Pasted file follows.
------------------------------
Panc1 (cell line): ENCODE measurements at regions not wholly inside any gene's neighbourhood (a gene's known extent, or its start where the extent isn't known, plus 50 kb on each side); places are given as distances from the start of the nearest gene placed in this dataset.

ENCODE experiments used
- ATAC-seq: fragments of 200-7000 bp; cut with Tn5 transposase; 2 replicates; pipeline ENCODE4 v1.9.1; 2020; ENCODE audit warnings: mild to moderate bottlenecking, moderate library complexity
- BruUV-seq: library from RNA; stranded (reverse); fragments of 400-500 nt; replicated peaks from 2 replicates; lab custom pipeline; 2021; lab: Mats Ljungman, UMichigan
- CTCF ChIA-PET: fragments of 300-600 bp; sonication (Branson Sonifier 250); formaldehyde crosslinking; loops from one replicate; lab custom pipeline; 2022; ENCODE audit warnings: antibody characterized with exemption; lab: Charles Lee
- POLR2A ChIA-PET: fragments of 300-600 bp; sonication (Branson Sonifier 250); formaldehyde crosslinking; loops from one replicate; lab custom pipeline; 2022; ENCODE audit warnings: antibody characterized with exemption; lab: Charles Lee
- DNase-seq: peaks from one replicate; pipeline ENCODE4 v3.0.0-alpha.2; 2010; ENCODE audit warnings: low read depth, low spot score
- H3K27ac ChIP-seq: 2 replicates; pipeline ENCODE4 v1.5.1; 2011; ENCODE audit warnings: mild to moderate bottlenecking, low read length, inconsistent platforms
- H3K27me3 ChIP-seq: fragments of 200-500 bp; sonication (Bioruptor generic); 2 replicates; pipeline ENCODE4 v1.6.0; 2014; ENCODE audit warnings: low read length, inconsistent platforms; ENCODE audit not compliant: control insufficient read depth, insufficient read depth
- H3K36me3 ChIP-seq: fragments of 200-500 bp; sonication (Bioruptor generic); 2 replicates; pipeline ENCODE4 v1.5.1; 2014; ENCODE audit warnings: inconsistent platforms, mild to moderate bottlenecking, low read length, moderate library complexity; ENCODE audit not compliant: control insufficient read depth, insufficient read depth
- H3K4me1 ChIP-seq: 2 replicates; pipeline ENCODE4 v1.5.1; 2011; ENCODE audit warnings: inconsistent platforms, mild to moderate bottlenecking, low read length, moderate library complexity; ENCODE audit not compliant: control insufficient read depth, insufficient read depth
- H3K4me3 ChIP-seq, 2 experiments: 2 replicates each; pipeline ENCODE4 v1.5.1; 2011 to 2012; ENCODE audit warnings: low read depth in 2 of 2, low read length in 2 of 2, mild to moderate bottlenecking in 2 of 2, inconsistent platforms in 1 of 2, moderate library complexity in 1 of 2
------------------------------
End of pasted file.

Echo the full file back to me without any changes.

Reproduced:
Panc1 (cell line): ENCODE measurements at regions not wholly inside any gene's neighbourhood (a gene's known extent, or its start where the extent isn't known, plus 50 kb on each side); places are given as distances from the start of the nearest gene placed in this dataset.

ENCODE experiments used
- ATAC-seq: fragments of 200-7000 bp; cut with Tn5 transposase; 2 replicates; pipeline ENCODE4 v1.9.1; 2020; ENCODE audit warnings: mild to moderate bottlenecking, moderate library complexity
- BruUV-seq: library from RNA; stranded (reverse); fragments of 400-500 nt; replicated peaks from 2 replicates; lab custom pipeline; 2021; lab: Mats Ljungman, UMichigan
- CTCF ChIA-PET: fragments of 300-600 bp; sonication (Branson Sonifier 250); formaldehyde crosslinking; loops from one replicate; lab custom pipeline; 2022; ENCODE audit warnings: antibody characterized with exemption; lab: Charles Lee
- POLR2A ChIA-PET: fragments of 300-600 bp; sonication (Branson Sonifier 250); formaldehyde crosslinking; loops from one replicate; lab custom pipeline; 2022; ENCODE audit warnings: antibody characterized with exemption; lab: Charles Lee
- DNase-seq: peaks from one replicate; pipeline ENCODE4 v3.0.0-alpha.2; 2010; ENCODE audit warnings: low read depth, low spot score
- H3K27ac ChIP-seq: 2 replicates; pipeline ENCODE4 v1.5.1; 2011; ENCODE audit warnings: mild to moderate bottlenecking, low read length, inconsistent platforms
- H3K27me3 ChIP-seq: fragments of 200-500 bp; sonication (Bioruptor generic); 2 replicates; pipeline ENCODE4 v1.6.0; 2014; ENCODE audit warnings: low read length, inconsistent platforms; ENCODE audit not compliant: control insufficient read depth, insufficient read depth
- H3K36me3 ChIP-seq: fragments of 200-500 bp; sonication (Bioruptor generic); 2 replicates; pipeline ENCODE4 v1.5.1; 2014; ENCODE audit warnings: inconsistent platforms, mild to moderate bottlenecking, low read length, moderate library complexity; ENCODE audit not compliant: control insufficient read depth, insufficient read depth
- H3K4me1 ChIP-seq: 2 replicates; pipeline ENCODE4 v1.5.1; 2011; ENCODE audit warnings: inconsistent platforms, mild to moderate bottlenecking, low read length, moderate library complexity; ENCODE audit not compliant: control insufficient read depth, insufficient read depth
- H3K4me3 ChIP-seq, 2 experiments: 2 replicates each; pipeline ENCODE4 v1.5.1; 2011 to 2012; ENCODE audit warnings: low read depth in 2 of 2, low read length in 2 of 2, mild to moderate bottlenecking in 2 of 2, inconsistent platforms in 1 of 2, moderate library complexity in 1 of 2